Speed up your macros.


Brian recently needed to speed up some vba code that he had written. He had a macro that was creating 100's of items and this can some take time to complete. Usually the part that adds a lot of time to the macro's operation is having to redraw each action on the screen. One of the fastest an easiest ways to make your macro fast is to use the Optimization property.

This property can turn the screen redraw of the program on or off. It's easy to use. Simply set it's value to True to turn it on, or False to turn it off.

Here's an example of a sub I use in some of my scripts that take advantage of this powerful feature.

Add this sub to your code. Paste it anywhere before or after an existing Sub:

Private Sub myOptimize(bUse As Boolean, Optional bIsStart As Boolean = True)
    If bUse Then
        If bIsStart Then
            Optimization = True
            EventsEnabled = False
            ActiveDocument.PreserveSelection = False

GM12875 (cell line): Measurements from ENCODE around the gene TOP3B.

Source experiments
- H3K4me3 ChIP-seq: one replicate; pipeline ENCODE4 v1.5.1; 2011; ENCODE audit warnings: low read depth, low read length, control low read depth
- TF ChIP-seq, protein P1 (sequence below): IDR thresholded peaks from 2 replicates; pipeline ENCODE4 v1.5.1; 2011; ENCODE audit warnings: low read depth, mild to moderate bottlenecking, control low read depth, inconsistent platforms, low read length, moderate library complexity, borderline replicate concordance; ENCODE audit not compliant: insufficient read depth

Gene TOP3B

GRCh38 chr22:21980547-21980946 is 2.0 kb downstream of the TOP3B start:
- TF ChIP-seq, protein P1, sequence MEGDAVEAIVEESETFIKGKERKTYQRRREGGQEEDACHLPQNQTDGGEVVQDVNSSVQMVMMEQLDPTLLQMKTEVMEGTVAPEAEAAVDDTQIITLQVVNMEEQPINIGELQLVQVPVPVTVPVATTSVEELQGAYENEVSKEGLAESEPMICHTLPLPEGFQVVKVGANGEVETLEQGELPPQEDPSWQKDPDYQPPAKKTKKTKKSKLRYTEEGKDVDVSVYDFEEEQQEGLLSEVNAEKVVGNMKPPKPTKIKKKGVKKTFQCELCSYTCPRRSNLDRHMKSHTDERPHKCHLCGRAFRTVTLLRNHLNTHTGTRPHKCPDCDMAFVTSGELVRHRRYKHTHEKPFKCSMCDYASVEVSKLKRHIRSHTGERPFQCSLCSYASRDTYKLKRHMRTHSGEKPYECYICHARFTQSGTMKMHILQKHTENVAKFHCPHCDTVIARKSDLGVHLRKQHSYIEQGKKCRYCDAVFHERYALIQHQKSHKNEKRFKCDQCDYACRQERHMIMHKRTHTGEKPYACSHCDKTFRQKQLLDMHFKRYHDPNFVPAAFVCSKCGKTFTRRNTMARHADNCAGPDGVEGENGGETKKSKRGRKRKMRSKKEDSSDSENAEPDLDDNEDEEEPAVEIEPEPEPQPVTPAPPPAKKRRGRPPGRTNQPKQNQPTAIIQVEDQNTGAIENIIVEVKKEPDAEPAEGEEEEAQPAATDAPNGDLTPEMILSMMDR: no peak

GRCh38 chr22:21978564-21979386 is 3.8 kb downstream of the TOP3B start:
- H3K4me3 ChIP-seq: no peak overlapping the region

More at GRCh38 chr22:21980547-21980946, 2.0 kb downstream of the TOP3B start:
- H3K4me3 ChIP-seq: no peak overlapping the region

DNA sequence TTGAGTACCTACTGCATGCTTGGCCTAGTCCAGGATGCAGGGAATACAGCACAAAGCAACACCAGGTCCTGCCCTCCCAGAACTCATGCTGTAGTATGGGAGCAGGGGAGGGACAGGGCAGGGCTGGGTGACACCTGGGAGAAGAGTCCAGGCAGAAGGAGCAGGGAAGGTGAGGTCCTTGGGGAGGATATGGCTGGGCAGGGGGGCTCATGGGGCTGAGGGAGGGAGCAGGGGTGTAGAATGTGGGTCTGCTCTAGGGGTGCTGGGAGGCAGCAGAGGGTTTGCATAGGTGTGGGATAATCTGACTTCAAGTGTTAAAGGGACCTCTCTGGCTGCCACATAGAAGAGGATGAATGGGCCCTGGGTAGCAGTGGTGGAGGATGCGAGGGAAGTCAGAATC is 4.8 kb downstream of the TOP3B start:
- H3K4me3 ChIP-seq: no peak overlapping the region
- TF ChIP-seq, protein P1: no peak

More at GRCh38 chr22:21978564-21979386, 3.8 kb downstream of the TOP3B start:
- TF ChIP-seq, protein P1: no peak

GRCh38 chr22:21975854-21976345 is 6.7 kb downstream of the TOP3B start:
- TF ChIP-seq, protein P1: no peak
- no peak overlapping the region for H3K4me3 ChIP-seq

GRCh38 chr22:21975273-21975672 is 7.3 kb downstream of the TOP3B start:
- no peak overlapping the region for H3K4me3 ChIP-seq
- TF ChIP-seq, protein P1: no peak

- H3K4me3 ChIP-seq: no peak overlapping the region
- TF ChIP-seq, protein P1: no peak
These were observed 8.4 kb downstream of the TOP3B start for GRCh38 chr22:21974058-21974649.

ActiveDocument.PreserveSelection = True
            EventsEnabled = True
            Optimization = False
        End If
    End If
End Sub


Use like this:

myOptimize True, True 'turn it on

'do your stuff

myOptimize True, False 'turn it off

The reason the first parameter is there is so that you can put something like this if you have a form.

myOptimize frmMain.chkOptimize, True

'do your thing

myOptimize frmMain.chkOptimize, False


That way if a form checkbox to use optimization is on form you can toggle the use of the function.


you can set one value to turn it on and off while testing like this

Dim bFast as Boolean

bFast = True 'Optimization will be on

myOptimize bFast, True

'do your thing

myOptimize bFast, False


One of the main things you need to remember about using this function is that you have to turn off the optimization or you'll won't be able to see anything on the screen after the macro completes. After turning it off you also have to redraw/refresh the screen. Notice in the code above we use ActiveWindow.Refresh.

Also if your macro has an error and the macro exits before turning of the Optimization the user will not be happy about having to restart draw in order to get the program functioning normally again. In your error handler you can add the code to turn it off. The same goes for the Command Group function for undo's but this is another subject.

I figured this would be useful to many since it received a good response in Brian's Leaf mkaing macro post.